Stranded in The Jungle. Jerry Nolan’s Wild Ride by Curt Weiss (Backbeat Books)
The cover does not lie. It was a wild ride for Jerry Nolan, drummer from the New York Dolls and Johnny Thunders and the Heartbreakers. And it’s all outlined in detail in Kurt Weiss’s gripping, 310-page biography.
Much of the wild nature of the journey was self-induced: in a New York underground rock scene where junkies were prominent, Jerry was one of the most notorious. A bigger fiend than his running mate Johnny Thunders, some say.
His death at the unripe age of 45 - on life support, fighting bacterial meningitis and pneumonia - was more than likely related to his two decades of intravenous heroin use. He was HIV-positive at the end - and possibly in the grip of AIDS, the author suggests.
Curt Weiss (aka Lewis King) drummed in Beat Rodeo and succeeded Nolan in the lesser-known Rockats. He met Nolan only in passing. His style is incisive and direct, and his critical faculties are those of a rock and roll player, which is no bad thing when talking about Nolan's technique.
“Stranded in The Jungle” is solidly researched and referenced with input from many of Nolan’s friends, lovers and associates during his storied, roller coaster ride. Notably absent is Jerry’s final partner, Phillis Stein, and that might be understandable given personal issues connected with the state of Nolan’s health in his final years.
This is the story of a kid from Brooklyn whose formative years were spent in flux. His family moved to Hawaii and then Ohio, his father splitting and leaving an emotional hole. It’s simplistic to say that we know how Jerry filled that hole. It is revealing that Nolan himself fathered a son, who he and his then-girlfriend fostered out.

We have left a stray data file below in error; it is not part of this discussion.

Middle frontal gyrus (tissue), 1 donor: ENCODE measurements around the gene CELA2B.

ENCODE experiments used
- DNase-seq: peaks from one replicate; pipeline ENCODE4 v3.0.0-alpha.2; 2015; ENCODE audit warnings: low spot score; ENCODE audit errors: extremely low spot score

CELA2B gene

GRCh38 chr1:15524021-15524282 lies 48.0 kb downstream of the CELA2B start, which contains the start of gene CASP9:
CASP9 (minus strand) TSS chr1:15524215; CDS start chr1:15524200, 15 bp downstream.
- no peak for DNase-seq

One seminal event is his mother Charlotte taking him to watch master drummer Gene Krupa through the window of a downtown New York City club. It’s impossibly to underplay the impact seeing, meeting and striking up a friendship with Krupa on a nascent Jerry Nolan. Once Nolan hit his straps in the latter-day Dolls and the Heartbreakers, he had no peer in rock and roll. Much of the reason lies in the influence of jazz.
Weiss doesn’t fear to tread on ground others might choose to avoid. Nolan is painted as a lifelong user of women to procure whatever he wants, occasionally resorting to violence. He’s portrayed as overtly racist, a homophobe and surprisingly insecure.
More than one person from Nolan’s past is happy to put in the boot - Heartbreakers manager, the late Leee Black Childers, is especially scathing and they remained estranged until near the end. Nolan’s famously complicated relationship with Johnny Thunders is painted in some detail.
Most telling is the impression that, like many smack addicts, he didn’t want to stop. Most disturbingly, he was quick to encourage others to take it up. One was Glen Matlock, touring Australia with Thunders and Nolan in 1987. It did northing for him. Others, like his Swedish ex-wife Charlotte Lotten, weren’t so easily deterred.
On the flip side, Jerry’s obsessive sense of style (“profiling”) was highly influential. Women found that, and his sense of apparent vulnerability, irresistible. The best dressed rocker with the nicest looking chicks. A rock star.
The dominant take-out is of someone who had his chances at the big time, blew them and knew it. The New York Dolls could have been superstars. The Heartbreakers should have been the greatest band to come from punk. Both crashed and burned. Peter Criss of KISS was a teenage friend and his meteoric rise to fame was in sharp contract to Nolan’s, a point that seemed to become an obsession.
There are plenty of revelations in “Stranded…” and it’s a gripping ride, even knowing the final destination. It fills many gaps and is an important work in the context of New York punk.